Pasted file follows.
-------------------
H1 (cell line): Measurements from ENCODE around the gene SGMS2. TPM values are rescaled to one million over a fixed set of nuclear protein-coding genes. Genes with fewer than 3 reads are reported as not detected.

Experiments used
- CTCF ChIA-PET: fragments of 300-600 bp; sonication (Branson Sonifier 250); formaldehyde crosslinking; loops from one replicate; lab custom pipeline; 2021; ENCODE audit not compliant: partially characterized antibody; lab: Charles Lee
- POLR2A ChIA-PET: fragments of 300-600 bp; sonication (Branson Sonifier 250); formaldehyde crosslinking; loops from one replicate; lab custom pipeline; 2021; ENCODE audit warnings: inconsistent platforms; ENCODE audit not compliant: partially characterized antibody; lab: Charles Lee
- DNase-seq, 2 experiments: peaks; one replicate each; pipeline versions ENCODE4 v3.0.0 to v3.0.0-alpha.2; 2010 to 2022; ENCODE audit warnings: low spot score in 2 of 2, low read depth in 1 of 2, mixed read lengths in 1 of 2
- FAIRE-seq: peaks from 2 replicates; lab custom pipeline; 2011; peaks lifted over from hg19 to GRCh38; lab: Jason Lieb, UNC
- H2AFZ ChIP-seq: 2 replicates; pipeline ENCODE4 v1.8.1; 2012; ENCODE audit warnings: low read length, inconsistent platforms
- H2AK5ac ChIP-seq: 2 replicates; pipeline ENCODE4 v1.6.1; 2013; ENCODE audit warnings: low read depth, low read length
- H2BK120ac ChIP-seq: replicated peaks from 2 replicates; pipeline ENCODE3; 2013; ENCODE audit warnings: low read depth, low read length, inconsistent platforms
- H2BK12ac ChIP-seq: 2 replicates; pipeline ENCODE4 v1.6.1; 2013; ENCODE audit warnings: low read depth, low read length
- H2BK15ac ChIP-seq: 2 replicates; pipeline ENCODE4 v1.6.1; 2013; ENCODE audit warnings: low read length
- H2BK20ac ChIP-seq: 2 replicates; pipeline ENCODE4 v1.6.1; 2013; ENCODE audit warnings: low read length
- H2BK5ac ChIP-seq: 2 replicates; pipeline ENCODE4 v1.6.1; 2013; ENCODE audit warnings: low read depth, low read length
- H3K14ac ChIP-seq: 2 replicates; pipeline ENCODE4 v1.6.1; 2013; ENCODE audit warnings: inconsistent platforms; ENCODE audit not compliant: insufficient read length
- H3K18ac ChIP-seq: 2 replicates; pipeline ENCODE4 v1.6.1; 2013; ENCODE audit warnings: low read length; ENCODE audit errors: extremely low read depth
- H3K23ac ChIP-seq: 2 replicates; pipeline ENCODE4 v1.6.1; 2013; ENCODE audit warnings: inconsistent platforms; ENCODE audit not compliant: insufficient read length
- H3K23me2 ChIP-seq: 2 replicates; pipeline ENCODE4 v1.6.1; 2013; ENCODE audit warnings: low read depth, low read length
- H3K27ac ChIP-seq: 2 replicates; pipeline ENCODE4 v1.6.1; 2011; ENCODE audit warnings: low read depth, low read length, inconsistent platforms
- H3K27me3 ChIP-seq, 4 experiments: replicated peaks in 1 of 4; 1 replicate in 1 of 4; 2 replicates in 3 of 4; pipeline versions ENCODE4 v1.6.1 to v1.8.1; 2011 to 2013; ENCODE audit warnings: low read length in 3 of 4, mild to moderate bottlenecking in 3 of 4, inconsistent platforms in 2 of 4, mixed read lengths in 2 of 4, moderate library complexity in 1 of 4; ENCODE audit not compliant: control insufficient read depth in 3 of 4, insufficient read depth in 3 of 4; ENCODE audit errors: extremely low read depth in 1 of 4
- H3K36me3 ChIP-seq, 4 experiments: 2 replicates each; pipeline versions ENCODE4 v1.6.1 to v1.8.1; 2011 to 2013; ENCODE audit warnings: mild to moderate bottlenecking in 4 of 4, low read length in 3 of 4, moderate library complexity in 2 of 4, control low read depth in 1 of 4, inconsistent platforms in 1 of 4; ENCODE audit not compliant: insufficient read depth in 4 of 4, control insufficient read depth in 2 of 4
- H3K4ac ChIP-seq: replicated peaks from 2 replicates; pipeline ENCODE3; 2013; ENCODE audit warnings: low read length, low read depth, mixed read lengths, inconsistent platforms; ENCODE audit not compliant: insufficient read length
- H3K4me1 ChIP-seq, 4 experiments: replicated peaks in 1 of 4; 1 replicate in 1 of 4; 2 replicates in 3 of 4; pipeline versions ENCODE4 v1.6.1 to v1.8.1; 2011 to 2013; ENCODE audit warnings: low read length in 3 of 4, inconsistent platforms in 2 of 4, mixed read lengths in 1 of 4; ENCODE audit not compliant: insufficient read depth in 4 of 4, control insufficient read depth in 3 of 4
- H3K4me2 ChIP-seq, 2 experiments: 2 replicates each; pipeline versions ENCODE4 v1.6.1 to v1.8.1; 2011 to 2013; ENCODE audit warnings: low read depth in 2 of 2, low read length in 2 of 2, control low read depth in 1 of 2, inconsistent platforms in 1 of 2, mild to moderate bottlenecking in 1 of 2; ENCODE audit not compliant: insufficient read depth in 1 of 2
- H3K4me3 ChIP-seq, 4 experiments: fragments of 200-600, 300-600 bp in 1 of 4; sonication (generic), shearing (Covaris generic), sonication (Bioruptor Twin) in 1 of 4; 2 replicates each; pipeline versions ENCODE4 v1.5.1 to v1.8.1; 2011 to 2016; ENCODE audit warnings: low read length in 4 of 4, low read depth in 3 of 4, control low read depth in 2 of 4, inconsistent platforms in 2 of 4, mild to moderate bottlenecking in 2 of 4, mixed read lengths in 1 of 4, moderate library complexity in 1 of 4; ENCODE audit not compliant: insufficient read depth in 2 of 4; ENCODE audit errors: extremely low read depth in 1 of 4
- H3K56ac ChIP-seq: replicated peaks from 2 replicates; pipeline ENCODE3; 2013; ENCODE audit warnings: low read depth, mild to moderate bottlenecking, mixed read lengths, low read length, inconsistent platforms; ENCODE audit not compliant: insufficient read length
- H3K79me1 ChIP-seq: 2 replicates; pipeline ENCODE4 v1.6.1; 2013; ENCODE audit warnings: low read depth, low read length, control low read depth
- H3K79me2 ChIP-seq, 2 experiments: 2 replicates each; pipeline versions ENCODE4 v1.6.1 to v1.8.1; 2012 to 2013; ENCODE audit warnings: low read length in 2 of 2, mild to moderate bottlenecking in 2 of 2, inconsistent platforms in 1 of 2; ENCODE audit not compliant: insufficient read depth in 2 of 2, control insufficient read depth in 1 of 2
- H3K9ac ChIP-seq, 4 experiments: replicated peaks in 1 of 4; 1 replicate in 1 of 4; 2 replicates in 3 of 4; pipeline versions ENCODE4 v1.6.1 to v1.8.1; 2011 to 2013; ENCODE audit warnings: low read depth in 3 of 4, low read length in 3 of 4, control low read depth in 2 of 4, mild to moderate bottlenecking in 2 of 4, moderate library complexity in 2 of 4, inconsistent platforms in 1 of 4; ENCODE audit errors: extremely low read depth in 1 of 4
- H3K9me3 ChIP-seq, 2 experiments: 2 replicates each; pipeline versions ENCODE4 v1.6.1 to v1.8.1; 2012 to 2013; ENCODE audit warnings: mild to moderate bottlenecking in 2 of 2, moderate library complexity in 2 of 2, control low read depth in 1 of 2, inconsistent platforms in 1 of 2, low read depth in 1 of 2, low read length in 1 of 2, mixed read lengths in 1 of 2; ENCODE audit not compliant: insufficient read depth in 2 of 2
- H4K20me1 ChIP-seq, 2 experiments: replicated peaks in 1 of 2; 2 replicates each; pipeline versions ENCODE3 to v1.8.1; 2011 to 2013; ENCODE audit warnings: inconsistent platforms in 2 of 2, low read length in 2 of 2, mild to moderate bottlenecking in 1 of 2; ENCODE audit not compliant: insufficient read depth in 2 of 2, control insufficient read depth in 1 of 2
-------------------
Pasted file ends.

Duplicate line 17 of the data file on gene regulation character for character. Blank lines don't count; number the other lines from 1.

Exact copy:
- H3K23me2 ChIP-seq: 2 replicates; pipeline ENCODE4 v1.6.1; 2013; ENCODE audit warnings: low read depth, low read length